California AG Requires Businesses To Recognize GPC Signals For Requests To Opt Out Of Sales

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Keypoint: Businesses that sell personal information under the CCPA are now required to honor Global Privacy Control signals.

In an update to its CCPA FAQs, the California Attorney General’s office has stated that businesses that sell personal information must honor Global Privacy Control (GPC) signals.

By way of background, § 1798.120 of the CCPA requires businesses to honor consumer requests to opt out of the sale of their personal information. To exercise this right, § 1798.135 requires such businesses to provide “a clear and conspicuous link on the business’s Internet homepage titled ‘Do Not Sell My Personal Information’ to an Internet Web page that enables a consumer, or a person authorized by the consumer, to opt-out of the sale of the consumer’s personal information.” Although § 1798.135 only requires a DNSMPI link, § 1798.185(a)(4) empowers the AG’s office to promulgate regulations to “facilitate and govern the submission of” opt out requests, and § 1798.140(i) provides the AG’s office with discretion to approve additional methods of submitting requests.

Relying on this statutory authority, the AG’s office promulgated § 999.315 of the CCPA regulations (Requests to Opt-Out), requiring businesses to provide two or more methods for submitting opt out requests. These methods include the DNSMPI link as well as a “toll-free phone number, a designated email address, a form submitted in person, a form submitted through the mail, and user-enabled global privacy controls, such as a browser plug-in or privacy setting, device setting, or other mechanism, that communicate or signal the consumer’s choice to opt-out of the sale of their personal information.”

With respect to global privacy controls, the regulations explain: “If a business collects personal information from consumers online, the business shall treat user-enabled global privacy controls, such as a browser plug-in or privacy setting, device setting, or other mechanism, that communicate or signal the consumer’s choice to opt-out of the sale of their personal information as a valid request submitted pursuant to Civil Code section 1798.120 for that browser or device, or, if known, for the consumer.”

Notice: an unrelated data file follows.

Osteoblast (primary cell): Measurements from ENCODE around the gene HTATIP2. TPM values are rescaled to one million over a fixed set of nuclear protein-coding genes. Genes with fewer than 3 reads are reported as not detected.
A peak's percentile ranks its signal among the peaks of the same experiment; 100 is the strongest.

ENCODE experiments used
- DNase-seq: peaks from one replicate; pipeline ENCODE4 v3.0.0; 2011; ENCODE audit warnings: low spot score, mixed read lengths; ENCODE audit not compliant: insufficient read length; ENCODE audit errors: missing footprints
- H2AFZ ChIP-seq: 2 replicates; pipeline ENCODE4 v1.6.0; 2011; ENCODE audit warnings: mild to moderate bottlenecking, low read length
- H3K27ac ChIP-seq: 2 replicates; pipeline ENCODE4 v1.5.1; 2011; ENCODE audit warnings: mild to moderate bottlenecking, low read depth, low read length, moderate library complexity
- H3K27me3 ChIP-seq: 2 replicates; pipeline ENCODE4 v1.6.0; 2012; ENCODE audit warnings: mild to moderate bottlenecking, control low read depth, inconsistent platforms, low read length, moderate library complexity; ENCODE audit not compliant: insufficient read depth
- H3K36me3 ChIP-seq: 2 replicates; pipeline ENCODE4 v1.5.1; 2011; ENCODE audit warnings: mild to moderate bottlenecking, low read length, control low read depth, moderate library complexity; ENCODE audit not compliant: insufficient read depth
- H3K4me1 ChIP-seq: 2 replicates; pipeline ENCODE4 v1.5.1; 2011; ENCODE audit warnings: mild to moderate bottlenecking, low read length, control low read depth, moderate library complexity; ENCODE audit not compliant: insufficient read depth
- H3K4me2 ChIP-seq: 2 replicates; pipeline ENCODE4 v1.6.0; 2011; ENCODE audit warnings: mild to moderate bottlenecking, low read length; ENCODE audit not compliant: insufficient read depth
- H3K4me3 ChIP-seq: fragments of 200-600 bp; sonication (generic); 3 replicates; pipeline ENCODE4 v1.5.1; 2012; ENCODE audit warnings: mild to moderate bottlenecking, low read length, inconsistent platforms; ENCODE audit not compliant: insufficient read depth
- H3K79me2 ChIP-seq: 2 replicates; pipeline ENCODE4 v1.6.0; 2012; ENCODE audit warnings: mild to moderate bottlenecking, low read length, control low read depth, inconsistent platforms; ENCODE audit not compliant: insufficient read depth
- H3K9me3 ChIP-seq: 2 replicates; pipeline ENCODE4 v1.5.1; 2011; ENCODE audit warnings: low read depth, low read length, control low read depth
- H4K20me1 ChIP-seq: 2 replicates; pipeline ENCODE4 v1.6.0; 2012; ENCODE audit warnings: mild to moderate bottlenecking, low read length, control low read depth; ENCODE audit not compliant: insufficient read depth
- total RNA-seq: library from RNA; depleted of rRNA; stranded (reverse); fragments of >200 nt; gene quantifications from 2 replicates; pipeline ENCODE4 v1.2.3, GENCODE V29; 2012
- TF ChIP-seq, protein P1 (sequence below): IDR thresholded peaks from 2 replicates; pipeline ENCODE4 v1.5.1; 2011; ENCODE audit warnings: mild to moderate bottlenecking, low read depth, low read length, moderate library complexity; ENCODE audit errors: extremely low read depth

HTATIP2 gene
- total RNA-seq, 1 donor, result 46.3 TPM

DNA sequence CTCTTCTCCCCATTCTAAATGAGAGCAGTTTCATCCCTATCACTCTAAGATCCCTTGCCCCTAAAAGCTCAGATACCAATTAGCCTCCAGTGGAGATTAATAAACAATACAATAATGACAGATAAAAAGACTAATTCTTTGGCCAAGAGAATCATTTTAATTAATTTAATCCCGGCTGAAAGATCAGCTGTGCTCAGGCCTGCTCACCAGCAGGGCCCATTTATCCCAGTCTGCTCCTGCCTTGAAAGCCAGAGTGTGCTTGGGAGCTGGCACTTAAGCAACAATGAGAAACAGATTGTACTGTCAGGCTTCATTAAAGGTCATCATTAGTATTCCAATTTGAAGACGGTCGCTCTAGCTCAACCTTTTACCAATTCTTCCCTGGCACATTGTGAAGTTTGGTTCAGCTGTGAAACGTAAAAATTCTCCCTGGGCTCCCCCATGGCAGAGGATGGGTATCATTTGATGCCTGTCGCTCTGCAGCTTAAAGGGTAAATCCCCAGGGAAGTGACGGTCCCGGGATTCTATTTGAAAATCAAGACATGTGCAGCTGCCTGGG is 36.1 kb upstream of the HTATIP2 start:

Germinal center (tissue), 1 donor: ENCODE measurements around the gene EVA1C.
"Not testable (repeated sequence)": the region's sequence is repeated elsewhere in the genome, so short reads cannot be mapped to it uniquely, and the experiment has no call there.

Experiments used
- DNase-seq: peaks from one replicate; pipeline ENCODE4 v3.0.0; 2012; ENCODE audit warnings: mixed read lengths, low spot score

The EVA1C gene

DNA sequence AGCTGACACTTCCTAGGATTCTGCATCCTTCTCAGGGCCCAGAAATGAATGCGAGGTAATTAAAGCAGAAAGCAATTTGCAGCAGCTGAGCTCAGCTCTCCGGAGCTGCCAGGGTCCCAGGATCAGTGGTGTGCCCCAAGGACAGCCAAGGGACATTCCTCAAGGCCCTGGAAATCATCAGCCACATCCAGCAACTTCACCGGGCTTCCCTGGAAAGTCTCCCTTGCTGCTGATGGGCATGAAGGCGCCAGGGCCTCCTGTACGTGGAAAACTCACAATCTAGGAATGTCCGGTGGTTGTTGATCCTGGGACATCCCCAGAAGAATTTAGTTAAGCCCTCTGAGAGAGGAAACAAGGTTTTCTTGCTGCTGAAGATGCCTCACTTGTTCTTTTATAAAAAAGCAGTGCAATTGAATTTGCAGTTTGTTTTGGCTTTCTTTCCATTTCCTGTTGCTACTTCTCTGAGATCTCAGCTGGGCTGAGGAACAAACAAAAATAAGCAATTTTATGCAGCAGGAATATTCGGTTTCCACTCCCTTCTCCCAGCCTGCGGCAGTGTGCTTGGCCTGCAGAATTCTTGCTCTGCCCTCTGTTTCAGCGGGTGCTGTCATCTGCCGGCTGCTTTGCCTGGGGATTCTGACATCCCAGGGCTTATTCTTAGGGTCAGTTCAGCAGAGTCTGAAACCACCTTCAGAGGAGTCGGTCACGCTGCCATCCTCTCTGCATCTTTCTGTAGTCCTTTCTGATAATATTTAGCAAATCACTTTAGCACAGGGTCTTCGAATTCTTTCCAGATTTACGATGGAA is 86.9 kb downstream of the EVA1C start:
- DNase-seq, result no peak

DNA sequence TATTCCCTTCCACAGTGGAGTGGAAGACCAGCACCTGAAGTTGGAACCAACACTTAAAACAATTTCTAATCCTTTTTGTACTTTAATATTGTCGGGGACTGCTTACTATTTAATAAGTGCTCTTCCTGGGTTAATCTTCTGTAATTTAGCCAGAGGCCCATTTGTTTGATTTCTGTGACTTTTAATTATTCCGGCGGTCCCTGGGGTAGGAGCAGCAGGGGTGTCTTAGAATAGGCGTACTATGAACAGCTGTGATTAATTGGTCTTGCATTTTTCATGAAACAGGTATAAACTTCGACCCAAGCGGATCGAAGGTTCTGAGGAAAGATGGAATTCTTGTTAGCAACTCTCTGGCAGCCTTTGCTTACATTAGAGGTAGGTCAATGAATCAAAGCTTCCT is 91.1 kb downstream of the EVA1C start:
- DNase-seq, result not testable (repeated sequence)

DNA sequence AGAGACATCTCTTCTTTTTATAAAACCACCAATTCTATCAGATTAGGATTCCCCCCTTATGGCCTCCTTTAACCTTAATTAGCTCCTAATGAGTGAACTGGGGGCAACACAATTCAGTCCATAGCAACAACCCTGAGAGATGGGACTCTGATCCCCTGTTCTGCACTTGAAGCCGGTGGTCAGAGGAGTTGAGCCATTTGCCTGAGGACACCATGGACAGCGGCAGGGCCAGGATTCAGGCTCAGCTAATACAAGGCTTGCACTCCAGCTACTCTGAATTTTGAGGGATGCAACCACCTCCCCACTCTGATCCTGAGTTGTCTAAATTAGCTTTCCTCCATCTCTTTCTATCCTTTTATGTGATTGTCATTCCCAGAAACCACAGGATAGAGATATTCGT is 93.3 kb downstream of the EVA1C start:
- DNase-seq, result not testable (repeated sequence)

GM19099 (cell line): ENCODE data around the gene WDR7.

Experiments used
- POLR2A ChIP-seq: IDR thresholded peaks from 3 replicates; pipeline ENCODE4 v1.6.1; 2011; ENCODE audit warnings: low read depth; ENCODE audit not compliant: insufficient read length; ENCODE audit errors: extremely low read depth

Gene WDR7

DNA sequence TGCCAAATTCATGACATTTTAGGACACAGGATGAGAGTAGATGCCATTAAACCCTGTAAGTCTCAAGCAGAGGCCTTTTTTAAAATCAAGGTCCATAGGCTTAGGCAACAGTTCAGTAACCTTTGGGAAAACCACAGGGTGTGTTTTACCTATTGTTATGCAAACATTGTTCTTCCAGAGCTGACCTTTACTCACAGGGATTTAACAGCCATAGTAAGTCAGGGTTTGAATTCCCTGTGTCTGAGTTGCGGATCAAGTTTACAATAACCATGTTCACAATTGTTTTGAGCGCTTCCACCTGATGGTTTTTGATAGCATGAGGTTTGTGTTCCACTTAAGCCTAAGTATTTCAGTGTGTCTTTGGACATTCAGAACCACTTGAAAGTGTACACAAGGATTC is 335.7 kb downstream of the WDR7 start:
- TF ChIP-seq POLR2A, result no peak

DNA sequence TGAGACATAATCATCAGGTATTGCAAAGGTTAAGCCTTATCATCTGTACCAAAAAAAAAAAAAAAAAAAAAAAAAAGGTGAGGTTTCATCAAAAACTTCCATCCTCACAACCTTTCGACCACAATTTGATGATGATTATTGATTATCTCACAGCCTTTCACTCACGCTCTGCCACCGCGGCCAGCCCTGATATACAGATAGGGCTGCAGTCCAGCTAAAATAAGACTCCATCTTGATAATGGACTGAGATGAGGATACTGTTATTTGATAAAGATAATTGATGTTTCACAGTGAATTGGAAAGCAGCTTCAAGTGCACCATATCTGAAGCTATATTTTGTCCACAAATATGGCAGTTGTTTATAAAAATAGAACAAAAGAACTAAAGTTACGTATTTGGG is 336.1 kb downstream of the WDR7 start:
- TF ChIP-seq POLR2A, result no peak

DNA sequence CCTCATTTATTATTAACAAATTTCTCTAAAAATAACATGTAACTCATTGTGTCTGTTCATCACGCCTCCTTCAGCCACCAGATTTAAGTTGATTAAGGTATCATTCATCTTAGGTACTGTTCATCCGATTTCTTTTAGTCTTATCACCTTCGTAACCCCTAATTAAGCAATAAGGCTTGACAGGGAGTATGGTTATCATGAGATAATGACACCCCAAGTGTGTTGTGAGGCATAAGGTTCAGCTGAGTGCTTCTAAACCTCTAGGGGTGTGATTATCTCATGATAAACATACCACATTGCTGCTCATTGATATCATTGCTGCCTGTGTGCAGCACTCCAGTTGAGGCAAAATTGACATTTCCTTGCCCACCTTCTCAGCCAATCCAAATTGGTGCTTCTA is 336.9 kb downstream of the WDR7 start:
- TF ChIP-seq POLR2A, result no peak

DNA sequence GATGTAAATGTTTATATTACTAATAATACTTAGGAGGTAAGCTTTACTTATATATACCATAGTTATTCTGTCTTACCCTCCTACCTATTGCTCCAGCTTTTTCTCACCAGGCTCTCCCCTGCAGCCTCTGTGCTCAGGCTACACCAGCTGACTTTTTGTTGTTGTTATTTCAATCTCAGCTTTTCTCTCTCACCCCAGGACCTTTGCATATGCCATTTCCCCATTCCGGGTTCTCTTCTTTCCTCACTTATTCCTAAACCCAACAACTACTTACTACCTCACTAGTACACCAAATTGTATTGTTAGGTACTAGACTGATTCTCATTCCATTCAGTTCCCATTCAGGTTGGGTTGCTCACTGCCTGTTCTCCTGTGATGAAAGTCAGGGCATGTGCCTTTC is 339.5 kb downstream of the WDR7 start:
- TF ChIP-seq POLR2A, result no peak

Starting on page 47 of its Final Statement of Reasons, the AG’s office provided a lengthy explanation for why it believed it had the statutory authority to require businesses to honor user-enabled global privacy controls and how such controls would benefit consumers. However, the AG’s office recognized that this regulation was “forward-looking and intended to encourage innovation and the development of technological solutions to facilitate and govern the submission of requests to opt-out.” In other words, the AG’s office recognized that, at the time the Final Statement of Reasons was published on June 1, 2020, a viable user-enabled privacy control did not exist.

In response to the AG regulations, a coalition of various stakeholders began working on the GPC. In October 2020, then-Attorney General Becerra tweeted his support for this ongoing work. In its updated FAQs, the AG’s office has now gone one step further and stated that “the GPC is one option for consumers who want to submit requests to opt-out of the sale of their personal information via a user-enabled global privacy control. Under law, it must be honored by covered businesses as a valid consumer request to stop the sale of personal information.”

In light of the AG’s comments, businesses that sell personal information will need to analyze how to comply with GPC signals. For reference, some cookie management tools can be leveraged to do so. See, e.g., here. The GPC also has published guidance available here.

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DISCLAIMER: Because of the generality of this update, the information provided herein may not be applicable in all situations and should not be acted upon without specific legal advice based on particular situations.

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